Gaynor Alumni Inspire the Next Generation of Thespians

Posted on Thursday, April 4th, 2024

On April 3, the current cast and crew of the upcoming spring musical were treated to a unique experience — a visit from Gaynor alumni who were active participants in the school’s theater program. Moderated by Gaynor faculty Abby Shuppy and Meredith Akins, the goal of the panel was to talk about the alums’ current theater experiences and their past experience in the musicals at Gaynor, and to share advice with the students participating in this year’s Gaynor musical, The Sound of Music.

Alumni panel speaks to current Gaynor theater students
From left: Meredith Akins, Olivia Beal, Darmia Elliot, Morgan Reichberg, Jake Sklar, Andrew Ferrante, Abby Shuppy
  • Morgan Reichberg ’18 – attended LaGuardia High School of Music & Art and Performing Arts and is currently a sophomore at SUNY Purchase 
  • Darmia Elliott ’20 – currently a senior at Churchill School and will be studying at Cornell University in the fall
  • Andrew Ferrante ’20 – currently a senior at Princeton High School, and will be entering Rensselaer Polytechnic Institute (RPI) in the fall
  • Jake Sklar ’20 – currently a senior at Berkeley Carroll, and will be matriculating at Emory University this fall
  • Olivia Beal ’21 – currently a junior at Dwight High School

The event took place in Gaynor’s Yvette Siegel-Herzog Performing Arts Center (PAC), and began as the panelists had a chance to watch the current cast rehearsing scenes from The Sound of Music. After rehearsal ended, the cast became the audience as the panelists took the stage.

After introducing themselves, including detailing the Gaynor musicals they had participated in, Ms. Shuppy asked all of the panelists to remember the days before the PAC was completed, when they had to perform the musical in the gymnasium on a temporary stage. She said, “Many of our current students do not know what that was like. Can you share some of your favorite memories of that time, including the joys and challenges of performing in the gym?”  (While the panelists graduated in different years, all of them had participated in the school’s 2018 production of The Lion King, Jr.)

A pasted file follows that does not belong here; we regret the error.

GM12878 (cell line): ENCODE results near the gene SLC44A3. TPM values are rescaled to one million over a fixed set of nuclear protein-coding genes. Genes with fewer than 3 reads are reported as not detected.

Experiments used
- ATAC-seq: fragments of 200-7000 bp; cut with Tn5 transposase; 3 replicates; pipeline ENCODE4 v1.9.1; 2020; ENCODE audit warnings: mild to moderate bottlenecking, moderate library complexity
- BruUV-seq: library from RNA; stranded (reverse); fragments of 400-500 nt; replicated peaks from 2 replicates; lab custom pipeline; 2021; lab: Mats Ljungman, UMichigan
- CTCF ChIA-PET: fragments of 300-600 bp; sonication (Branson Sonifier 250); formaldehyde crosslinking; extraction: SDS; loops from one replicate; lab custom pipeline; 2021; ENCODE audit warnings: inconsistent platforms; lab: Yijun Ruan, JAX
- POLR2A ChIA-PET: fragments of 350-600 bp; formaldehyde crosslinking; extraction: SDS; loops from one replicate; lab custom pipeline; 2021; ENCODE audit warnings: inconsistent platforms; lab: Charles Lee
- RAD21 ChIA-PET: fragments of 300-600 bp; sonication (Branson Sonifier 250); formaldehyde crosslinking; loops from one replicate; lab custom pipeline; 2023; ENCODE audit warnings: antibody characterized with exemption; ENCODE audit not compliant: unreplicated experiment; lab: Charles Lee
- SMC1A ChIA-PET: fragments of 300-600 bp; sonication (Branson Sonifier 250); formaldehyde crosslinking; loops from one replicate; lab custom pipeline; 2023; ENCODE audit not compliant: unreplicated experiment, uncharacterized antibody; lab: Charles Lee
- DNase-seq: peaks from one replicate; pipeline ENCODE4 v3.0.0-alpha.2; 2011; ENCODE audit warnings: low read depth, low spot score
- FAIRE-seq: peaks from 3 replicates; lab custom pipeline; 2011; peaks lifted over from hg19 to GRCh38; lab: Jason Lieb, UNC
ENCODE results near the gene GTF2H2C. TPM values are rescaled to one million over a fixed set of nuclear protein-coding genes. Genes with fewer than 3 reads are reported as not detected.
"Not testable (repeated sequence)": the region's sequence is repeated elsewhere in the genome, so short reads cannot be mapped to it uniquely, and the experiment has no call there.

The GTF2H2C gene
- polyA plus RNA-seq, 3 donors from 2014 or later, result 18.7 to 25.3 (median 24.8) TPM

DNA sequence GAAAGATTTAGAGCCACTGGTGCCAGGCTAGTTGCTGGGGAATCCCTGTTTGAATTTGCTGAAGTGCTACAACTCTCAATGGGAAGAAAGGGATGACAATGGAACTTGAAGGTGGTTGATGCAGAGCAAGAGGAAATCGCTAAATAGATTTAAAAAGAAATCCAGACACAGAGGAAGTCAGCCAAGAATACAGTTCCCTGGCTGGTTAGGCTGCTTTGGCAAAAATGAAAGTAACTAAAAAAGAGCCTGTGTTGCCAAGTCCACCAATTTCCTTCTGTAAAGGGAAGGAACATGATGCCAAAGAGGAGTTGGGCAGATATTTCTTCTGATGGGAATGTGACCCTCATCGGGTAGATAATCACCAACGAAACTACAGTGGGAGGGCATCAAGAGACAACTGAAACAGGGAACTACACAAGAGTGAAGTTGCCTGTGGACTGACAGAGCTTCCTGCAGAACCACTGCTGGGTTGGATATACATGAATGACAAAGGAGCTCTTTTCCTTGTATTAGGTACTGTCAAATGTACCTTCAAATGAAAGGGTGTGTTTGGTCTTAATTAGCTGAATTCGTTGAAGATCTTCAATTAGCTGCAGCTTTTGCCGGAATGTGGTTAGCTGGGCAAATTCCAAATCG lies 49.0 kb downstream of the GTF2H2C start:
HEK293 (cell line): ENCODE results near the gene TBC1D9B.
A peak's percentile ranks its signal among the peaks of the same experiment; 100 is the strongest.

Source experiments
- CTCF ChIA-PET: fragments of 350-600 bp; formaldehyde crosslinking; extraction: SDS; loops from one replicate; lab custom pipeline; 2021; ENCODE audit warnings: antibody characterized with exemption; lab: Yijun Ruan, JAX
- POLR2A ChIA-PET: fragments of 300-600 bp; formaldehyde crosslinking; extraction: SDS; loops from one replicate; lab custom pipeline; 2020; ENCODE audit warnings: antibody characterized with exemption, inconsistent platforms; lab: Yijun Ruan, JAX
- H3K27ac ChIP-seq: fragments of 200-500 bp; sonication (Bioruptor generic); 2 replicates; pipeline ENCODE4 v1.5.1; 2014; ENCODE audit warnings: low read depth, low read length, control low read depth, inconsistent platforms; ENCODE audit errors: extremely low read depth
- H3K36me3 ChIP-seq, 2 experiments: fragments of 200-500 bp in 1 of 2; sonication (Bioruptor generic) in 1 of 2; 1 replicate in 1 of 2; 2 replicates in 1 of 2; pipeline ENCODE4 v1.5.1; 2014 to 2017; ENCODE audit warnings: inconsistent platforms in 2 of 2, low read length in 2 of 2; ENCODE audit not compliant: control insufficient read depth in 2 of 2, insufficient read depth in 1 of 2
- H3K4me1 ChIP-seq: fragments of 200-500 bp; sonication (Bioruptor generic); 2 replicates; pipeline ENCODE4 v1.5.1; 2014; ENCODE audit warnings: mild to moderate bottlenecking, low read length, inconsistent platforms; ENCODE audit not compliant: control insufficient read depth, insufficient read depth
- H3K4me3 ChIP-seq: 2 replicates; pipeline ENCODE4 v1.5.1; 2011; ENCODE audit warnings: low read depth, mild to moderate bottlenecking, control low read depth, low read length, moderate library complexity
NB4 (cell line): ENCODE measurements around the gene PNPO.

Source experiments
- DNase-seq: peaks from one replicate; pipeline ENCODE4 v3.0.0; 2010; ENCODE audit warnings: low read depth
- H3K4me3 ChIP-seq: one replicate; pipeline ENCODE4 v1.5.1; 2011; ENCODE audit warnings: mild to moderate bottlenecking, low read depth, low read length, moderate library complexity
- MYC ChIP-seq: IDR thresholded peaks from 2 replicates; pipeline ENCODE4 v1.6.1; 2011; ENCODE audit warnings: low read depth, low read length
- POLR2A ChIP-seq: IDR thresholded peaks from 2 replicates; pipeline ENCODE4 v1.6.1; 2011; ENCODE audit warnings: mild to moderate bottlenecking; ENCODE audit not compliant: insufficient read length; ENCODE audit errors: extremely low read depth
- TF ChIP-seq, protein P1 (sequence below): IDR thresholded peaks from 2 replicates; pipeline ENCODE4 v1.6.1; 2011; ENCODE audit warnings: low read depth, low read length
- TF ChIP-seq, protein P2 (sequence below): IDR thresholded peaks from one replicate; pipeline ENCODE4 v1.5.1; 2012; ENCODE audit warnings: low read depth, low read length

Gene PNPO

Morgan remembered, “I actually never had a transition to the PAC, but I remember that the basketball hoop was right above us. But it didn’t feel like we were in a gym because we truly made this theater experience alive, and that was really special.”

Olivia agreed, saying, “Even though it was the gym, it still was like we created a magical world in that space.”

Ms. Akins asked the panel, “Are you still doing any form of theater whether it is in high school or college, and did being in theater in middle school help you in any way?”

Morgan led off by saying that when she started at Gaynor, she was really shy, and that performing in the school musicals really helped her become more outgoing, which also helped in her transition to high school. She is now studying directing for theater and psychology in college, and credits her Gaynor musical experience with helping her to prepare for that.

Jake also credited his Gaynor theater experience with helping him come out of his shell, saying, “I think that Gaynor really helped me figure out who I was as a person. I remember being a really shy kid when I first came to Gaynor, and I think over the course of doing a lot of shows, I just got more confidence. And, I realized that I really love to sing and dance. I also feel that I have a lot of stage fright, and getting past that was a skill I learned from doing theater at Gaynor, and that’s helped me a lot.”

Ms. Shuppy then asked the panelists if they had any advice for current Gaynor students as they prepare for this year’s musical and for the future.

Olivia immediately took the microphone and said that memorizing the script is key. “The faster you get off book, the better,” she said to faint groans from the current cast. “When you want to develop the character, the faster you get off book, the easier it is to work on your character onstage. I know how hard it is to memorize lines — it’s really hard — but it’s a lot easier once you get to [that point].”

Andrew agreed, saying, “In a similar vein, I’d say it’s really important to practice outside of school because it helps keep the events of what you learn fresh in your mind so that you don’t have to spend the next rehearsal remembering what you did the last time. It helps cement it in your mind.”

Darmia had a global perspective on the experience of participating in theater, saying, “I think another important thing is building your friendships offstage as well. I made some of my closest friends at Gaynor and also at my high school [through theater]. I love talking to them and hanging out with them, and we all have a common interest, which is theater.”

Ms. Akins asked if the panelists had any future plans for participating in theater or how they might use what they’ve learned in the arts in another realm, and Morgan said, “I want to be a speech therapist and teach that through theater. I’d love to connect the two. Theater really helped me so much as a young person, and now I would really like to help children through theater.”

The current students had a chance to ask questions of the panelists about what pre-show rituals they do, what they do during performances when they are not onstage, and if they had any advice given the rehearsal they had just watched. The panelists all mentioned how professional the production looked, and how well the cast was already interacting with the audience. All of the panelists hope to return for the final performances this spring.
Performances of this year’s musical, The Sound of Music, will be held on May 9 and 10 in the PAC.